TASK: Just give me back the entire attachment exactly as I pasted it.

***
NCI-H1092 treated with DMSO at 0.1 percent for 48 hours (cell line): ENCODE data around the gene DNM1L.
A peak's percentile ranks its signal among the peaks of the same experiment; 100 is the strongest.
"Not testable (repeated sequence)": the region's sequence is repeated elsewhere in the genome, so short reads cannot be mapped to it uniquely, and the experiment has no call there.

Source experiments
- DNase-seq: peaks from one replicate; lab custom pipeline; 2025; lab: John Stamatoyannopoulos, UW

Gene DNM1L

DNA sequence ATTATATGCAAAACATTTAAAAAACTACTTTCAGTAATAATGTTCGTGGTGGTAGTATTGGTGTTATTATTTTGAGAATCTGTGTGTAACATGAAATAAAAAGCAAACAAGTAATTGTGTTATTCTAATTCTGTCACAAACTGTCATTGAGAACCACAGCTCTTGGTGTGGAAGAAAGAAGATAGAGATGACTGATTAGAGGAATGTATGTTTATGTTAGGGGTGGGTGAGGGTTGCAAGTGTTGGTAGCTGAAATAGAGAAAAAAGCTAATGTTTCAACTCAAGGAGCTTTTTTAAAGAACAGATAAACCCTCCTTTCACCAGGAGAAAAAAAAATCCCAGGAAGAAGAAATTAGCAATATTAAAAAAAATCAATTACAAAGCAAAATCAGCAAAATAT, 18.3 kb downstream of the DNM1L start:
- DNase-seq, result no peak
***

NCI-H1092 treated with DMSO at 0.1 percent for 48 hours (cell line): ENCODE data around the gene DNM1L.
A peak's percentile ranks its signal among the peaks of the same experiment; 100 is the strongest.
"Not testable (repeated sequence)": the region's sequence is repeated elsewhere in the genome, so short reads cannot be mapped to it uniquely, and the experiment has no call there.

Source experiments
- DNase-seq: peaks from one replicate; lab custom pipeline; 2025; lab: John Stamatoyannopoulos, UW

Gene DNM1L

DNA sequence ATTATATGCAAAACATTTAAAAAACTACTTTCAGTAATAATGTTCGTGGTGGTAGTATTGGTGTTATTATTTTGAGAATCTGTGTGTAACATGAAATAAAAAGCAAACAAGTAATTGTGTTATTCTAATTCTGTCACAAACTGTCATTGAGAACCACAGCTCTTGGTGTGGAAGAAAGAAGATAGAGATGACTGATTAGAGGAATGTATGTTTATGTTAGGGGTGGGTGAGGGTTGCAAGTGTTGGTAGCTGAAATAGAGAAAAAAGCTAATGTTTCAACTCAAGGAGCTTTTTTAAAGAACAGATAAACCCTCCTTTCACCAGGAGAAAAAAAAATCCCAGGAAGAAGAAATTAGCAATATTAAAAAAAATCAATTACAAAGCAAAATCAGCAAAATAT, 18.3 kb downstream of the DNM1L start:
- DNase-seq, result no peak